1. Bill Marshall

      Interesting thoughts… some resonance for me… not opining one way or the other, at this point… but thanks for getting some interesting thoughts into the discussion…

    2. Keith Y Echols

      Yes, thank you for pointing out the difference between fiscal and financial analysis.  It often seems like this type of analysis is done with little thought to the market involved.  In this case it seems like the assumption is a Field of Dreams: “if we zone and entitle it; builders and their tenants will come”.  That works in the Bay Area because there’s nowhere else to zone, entitle and build.  If Santa Clara up zones a bunch of land…it’s going to get built because there’s not much else available in Sunnyvale or San Jose…..Mountain View, Milpitas…Palo Alto?  But if you just call out the magical planning words: “high/medium density” “mixed use” and “infill” in Davis?  Eh, a builder/tenant is just as likely or more so to locate in Sacramento or buy a single family home in Dixon or Woodland.   I mean sure, encourage infill development but it’s not some magical solution for the city that will dictate to the market.

      1. Alan Miller

        Yes, thank you for pointing out the difference between fiscal and financial analysis.

        You may also wish to thank me for pointing out there is a difference between “fiscal” and “physical” analysis.

        You’re welcome  😐

  5. Keith Y Echols

     One suggestion would be to simply designate a certain amount of land to be Measure J-exempt under the next General Plan.

    In a properly run city that area is designated in the General Plan as the “Sphere of Influence” and usually has some agreements ahead of time between the city and LAFCO.  The city every 10 or so years during the General Plan update or an amendment figures out what it wants to do with future growth under certain conditions.   Those conditions are set by the city (and by extension it’s voting populace)….everyone is relatively happy if the conditions are met to make the city and county happy the land is annexed and development is underway without the need for some idiotic voter micro scrutiny for every project.  Davis probably has a sphere of influence…but what’s the point with John Q Public involved each time a property is to be annexed for development?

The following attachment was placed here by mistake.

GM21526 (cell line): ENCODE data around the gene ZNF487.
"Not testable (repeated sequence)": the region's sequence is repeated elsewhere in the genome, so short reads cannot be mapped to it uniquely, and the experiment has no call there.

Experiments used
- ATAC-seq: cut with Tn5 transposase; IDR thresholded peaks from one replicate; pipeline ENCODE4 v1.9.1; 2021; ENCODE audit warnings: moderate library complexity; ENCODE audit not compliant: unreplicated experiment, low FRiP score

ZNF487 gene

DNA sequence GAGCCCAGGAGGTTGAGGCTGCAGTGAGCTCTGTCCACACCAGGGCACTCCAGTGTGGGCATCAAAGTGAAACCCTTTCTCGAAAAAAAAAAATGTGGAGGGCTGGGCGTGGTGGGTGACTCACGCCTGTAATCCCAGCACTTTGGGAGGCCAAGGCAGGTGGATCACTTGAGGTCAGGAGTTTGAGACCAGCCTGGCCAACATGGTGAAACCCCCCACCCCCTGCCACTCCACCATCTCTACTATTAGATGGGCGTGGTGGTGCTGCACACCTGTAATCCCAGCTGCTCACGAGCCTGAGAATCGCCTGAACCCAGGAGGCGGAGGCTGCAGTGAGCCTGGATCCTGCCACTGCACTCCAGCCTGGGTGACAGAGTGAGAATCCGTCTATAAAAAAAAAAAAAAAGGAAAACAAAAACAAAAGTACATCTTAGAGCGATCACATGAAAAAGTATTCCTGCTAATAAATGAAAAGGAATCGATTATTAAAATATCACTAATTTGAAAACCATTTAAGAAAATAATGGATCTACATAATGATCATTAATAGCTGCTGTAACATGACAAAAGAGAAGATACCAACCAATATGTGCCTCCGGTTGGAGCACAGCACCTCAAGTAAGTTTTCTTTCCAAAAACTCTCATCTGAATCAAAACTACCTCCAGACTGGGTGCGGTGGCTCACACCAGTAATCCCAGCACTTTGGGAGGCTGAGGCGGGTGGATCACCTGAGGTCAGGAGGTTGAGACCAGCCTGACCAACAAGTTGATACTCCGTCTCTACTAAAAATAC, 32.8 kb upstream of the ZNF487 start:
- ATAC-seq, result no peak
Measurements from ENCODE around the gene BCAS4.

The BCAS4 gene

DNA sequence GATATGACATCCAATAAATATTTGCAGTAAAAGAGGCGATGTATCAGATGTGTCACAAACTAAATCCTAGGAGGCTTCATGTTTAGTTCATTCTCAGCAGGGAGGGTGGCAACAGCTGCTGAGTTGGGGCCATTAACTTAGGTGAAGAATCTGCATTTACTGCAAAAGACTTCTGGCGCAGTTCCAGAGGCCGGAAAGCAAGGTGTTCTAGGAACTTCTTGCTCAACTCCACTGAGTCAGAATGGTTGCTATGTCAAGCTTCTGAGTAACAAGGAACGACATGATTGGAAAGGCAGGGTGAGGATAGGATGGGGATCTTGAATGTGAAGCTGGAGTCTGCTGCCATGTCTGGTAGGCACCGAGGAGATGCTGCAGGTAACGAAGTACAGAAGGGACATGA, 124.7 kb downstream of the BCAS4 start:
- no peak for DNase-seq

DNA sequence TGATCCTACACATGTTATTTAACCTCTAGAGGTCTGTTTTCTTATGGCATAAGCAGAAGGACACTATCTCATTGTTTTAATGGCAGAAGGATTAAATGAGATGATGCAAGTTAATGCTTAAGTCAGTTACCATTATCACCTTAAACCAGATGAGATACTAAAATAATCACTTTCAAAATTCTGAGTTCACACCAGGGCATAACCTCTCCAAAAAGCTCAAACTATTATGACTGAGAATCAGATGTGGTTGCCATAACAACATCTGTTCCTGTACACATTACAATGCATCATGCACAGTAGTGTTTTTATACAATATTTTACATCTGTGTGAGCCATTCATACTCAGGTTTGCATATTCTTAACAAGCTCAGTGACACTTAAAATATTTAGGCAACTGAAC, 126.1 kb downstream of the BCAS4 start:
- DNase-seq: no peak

6. Wesley Sagewalker

    As someone who is working on several infill housing projects in Sacramento currently and was contemplating an infill housing project in Davis, if anyone is interested, I will share my perspective on why infill is happening in Sacramento but less so in Davis.

    There are several reasons why infill is working in Sacramento and is considerably more challenging in Davis.

    First, Sacramento does not require Affordable Housing whereas projects in Davis generally do. On an infill project where your land basis is generally quite high, you generally need to build high density product whose build costs are much higher than one or two story housing. These added costs make Affordable Housing quite difficult unless you are essentially building affordable by design style microunits whose market rate rent is basically the same as the capped Affordable rents. For greenfield development, you are better positioned to absorb this hit via land dedication, etc. for projects of sufficient scale. For infill development, everything is already tight, so these options generally are not available. The more Affordable Housing that is required, the higher rents/sales price you have to charge to make up the difference which disadvantages new construction against the existing housing stock.

    Second, Davis is largely composed of small single family lots. Unless you can assemble them into larger parcels, the number of units you can build at any site is generally not enough to spread all the fixed costs related to design, overhead, etc to make them attractive to anyone other than people who are looking to build a duplex to fourplex and are willing to accept lower returns than the risk generally warrants. Scale is key to driving down costs, and Davis currently has very few parcels that can achieve the necessary scale to spread the fixed costs down.